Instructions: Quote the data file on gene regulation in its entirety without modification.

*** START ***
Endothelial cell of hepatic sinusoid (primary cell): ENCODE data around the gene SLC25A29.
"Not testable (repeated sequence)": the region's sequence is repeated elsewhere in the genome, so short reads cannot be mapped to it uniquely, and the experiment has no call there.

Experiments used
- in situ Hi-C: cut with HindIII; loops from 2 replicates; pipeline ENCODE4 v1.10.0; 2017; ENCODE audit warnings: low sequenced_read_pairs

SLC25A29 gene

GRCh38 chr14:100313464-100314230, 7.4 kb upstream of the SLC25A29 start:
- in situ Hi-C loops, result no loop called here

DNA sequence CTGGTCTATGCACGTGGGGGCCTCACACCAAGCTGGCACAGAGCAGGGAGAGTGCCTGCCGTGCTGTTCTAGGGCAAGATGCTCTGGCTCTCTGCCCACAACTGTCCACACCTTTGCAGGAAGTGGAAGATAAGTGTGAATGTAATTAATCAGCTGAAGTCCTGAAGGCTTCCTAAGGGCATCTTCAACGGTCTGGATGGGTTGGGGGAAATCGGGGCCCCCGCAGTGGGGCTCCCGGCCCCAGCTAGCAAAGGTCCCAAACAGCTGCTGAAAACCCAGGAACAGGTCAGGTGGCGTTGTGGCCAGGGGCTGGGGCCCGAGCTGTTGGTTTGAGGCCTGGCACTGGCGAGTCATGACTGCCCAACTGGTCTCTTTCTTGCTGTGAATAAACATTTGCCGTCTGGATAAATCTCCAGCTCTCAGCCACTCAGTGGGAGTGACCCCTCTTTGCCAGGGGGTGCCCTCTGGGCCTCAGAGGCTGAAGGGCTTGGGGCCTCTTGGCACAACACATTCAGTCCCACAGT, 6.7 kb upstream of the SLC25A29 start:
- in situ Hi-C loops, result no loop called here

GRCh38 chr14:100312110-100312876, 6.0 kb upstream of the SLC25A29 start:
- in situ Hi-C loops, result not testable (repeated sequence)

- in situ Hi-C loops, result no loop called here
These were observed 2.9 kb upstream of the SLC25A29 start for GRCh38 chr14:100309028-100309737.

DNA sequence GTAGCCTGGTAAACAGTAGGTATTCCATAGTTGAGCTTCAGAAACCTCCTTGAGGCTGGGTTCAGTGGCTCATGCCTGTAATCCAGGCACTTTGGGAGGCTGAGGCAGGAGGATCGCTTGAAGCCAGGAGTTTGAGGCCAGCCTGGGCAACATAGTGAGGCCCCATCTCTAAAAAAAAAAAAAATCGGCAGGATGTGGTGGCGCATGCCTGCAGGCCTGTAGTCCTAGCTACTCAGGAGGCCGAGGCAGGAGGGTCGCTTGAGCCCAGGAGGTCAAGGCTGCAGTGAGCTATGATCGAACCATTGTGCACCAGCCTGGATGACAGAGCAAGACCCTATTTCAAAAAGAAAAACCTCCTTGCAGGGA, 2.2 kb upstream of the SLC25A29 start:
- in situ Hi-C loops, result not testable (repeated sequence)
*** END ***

Endothelial cell of hepatic sinusoid (primary cell): ENCODE data around the gene SLC25A29.
"Not testable (repeated sequence)": the region's sequence is repeated elsewhere in the genome, so short reads cannot be mapped to it uniquely, and the experiment has no call there.

Experiments used
- in situ Hi-C: cut with HindIII; loops from 2 replicates; pipeline ENCODE4 v1.10.0; 2017; ENCODE audit warnings: low sequenced_read_pairs

SLC25A29 gene

GRCh38 chr14:100313464-100314230, 7.4 kb upstream of the SLC25A29 start:
- in situ Hi-C loops, result no loop called here

DNA sequence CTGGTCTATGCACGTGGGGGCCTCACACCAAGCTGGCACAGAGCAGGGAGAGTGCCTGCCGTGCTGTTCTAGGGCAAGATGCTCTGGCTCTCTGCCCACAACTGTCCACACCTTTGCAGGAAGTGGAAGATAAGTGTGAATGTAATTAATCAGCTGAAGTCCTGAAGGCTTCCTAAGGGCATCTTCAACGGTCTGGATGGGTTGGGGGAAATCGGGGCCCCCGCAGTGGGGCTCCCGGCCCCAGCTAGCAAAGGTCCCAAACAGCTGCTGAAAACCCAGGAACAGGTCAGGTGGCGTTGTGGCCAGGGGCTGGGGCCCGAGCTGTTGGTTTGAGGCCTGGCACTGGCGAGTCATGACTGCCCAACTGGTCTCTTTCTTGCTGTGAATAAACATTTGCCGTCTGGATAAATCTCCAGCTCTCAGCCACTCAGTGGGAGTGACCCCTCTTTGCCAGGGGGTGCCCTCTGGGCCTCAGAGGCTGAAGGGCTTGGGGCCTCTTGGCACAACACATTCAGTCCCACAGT, 6.7 kb upstream of the SLC25A29 start:
- in situ Hi-C loops, result no loop called here

GRCh38 chr14:100312110-100312876, 6.0 kb upstream of the SLC25A29 start:
- in situ Hi-C loops, result not testable (repeated sequence)

- in situ Hi-C loops, result no loop called here
These were observed 2.9 kb upstream of the SLC25A29 start for GRCh38 chr14:100309028-100309737.

DNA sequence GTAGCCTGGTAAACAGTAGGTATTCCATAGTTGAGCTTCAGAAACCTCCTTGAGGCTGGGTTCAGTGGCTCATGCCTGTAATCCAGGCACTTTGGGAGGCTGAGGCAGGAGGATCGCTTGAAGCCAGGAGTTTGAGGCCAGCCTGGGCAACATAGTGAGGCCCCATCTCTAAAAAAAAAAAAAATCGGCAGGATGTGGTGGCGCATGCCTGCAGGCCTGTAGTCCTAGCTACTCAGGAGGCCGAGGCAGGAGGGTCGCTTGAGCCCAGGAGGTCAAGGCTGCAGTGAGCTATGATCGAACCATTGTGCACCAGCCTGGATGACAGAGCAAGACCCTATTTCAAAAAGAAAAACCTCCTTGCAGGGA, 2.2 kb upstream of the SLC25A29 start:
- in situ Hi-C loops, result not testable (repeated sequence)